I’ve made a minor upgrade to the 30 year old Enco lathe.
The old Enco was (and remains) a bit of a basket case (and was priced as such). I’ve made improvements to it, but all it was really good for was turning a couple of simple parts, teaching me a lot about how these things work, and teaching me just how much I want to get a better machine. This one was fixes most of the issues the old one had in one fell swoop, and, as it’s a Grizzly, it actually has parts support in the US.
It also has VFD and all the parts & bits it should come with: steady rests, threading change gears, a manual, a quick-adjust tail-stock, a manual. Just about all the actual money I spent on the other one (tooling, quick change tool post, etc) will transfer over to this one.
I was able to re-use the pedestal / chip pan base from the ol’ Enco. I just needed to drill and tap a couple of new holes. I used the Grizzly’s bench-top chip pan (that has holes pre-drilled to bolt to the lathe) as a template to get lined up:
Used the engine hoist to get it into position on the pedestal:
Then hung an LED fixture over the lathe.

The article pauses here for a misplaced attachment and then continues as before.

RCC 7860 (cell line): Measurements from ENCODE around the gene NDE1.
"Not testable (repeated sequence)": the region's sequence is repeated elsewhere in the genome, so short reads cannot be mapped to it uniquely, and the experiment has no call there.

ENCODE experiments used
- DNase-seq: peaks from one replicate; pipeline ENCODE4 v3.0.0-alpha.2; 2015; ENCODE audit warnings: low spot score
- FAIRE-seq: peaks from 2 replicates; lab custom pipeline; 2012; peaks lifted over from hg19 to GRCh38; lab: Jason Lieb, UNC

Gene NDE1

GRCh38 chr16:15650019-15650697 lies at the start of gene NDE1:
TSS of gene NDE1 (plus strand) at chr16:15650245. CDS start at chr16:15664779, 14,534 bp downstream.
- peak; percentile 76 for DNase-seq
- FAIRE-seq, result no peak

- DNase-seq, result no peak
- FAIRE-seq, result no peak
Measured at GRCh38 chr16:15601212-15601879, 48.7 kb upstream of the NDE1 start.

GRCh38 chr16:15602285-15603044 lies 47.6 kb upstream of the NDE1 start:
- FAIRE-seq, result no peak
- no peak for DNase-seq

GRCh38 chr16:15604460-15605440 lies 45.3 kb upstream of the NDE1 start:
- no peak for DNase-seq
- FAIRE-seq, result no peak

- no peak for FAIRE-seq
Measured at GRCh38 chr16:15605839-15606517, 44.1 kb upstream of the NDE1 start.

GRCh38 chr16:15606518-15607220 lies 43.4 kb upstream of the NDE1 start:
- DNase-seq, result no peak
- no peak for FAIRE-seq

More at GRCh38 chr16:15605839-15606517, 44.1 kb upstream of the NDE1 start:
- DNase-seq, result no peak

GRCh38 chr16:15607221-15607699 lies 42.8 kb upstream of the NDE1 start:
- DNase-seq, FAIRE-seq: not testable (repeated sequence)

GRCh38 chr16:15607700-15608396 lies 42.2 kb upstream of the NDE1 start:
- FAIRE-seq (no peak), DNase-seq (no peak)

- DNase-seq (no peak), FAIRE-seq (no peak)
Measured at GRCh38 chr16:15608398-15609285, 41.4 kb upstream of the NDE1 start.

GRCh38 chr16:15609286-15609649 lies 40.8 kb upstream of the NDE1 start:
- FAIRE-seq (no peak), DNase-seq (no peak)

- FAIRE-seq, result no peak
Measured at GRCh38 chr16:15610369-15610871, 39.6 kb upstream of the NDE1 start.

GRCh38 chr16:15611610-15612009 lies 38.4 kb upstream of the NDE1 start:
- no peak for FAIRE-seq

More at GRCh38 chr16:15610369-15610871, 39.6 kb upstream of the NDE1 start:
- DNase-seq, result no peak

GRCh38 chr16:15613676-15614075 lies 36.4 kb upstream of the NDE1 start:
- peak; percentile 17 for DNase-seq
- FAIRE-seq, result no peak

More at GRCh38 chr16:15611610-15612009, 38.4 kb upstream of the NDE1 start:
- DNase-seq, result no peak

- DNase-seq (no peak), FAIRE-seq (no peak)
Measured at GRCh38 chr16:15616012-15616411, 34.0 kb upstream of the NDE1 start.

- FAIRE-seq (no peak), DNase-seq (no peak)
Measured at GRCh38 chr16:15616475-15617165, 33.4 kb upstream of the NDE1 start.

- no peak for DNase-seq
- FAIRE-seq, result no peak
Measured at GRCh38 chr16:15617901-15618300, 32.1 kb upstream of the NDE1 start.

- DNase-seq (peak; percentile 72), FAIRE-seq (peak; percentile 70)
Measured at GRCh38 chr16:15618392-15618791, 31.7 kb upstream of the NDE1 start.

Mounted the chuck key holder I made for the Enco on the Grizzly with a pair of rivnuts:
This thing is SO much nicer than the 30 year old Enco. I mean, it SHOULD be, but the results are telling. On the left side (in the chuck) is the *best finish* I was ever able to get on the Enco on aluminum. On the right is the finish from the new one that I was able to get without adjusting ANYTHING but the slop in the cross slide feed screw, which was really bad out of the box. No gibs adjusted, none of that. Hell, you can even see the stock 4-way tool post is too low, and with the quick change tool post going in before too long, I didn’t really feel like messing with shimming the tool, so the geometry there isn’t even quite right.
The Left side is rough to the touch, right side is smooth as you’d expect out of a machined part. I think I’m going to like this little machine.
The next big job was getting the QCTP in place. Given that the Grizzly and Enco both have M10 tool posts, it *should* *have been straight forward, but because of that stupid boss on the top-slide that locates the stock 4-way post, it was going to need a bit of work.
After some research, I found out that the stock tool-post presses out.
Since some machine work would be needed at the Right Honourable Reverend Dave Hardy, Esquire’s shop, to knock off that boss, we decided to go ahead and forgo the stock tool post all together and drill and tap the cross-slide to 9/16-18 and use the solid tool post that came with the QCTP. This should be QUITE a bit more rigid. Mmmm, girthy.
So we (…Dave…) machined down the boss, and drilled & tapped the hole wider to 9/16:
Quick Change Tool Post accomplished!
Now all that’s left is to cut a cone on the chuck to align the tailstock, and get the gibs adjusted, and I can start making parts!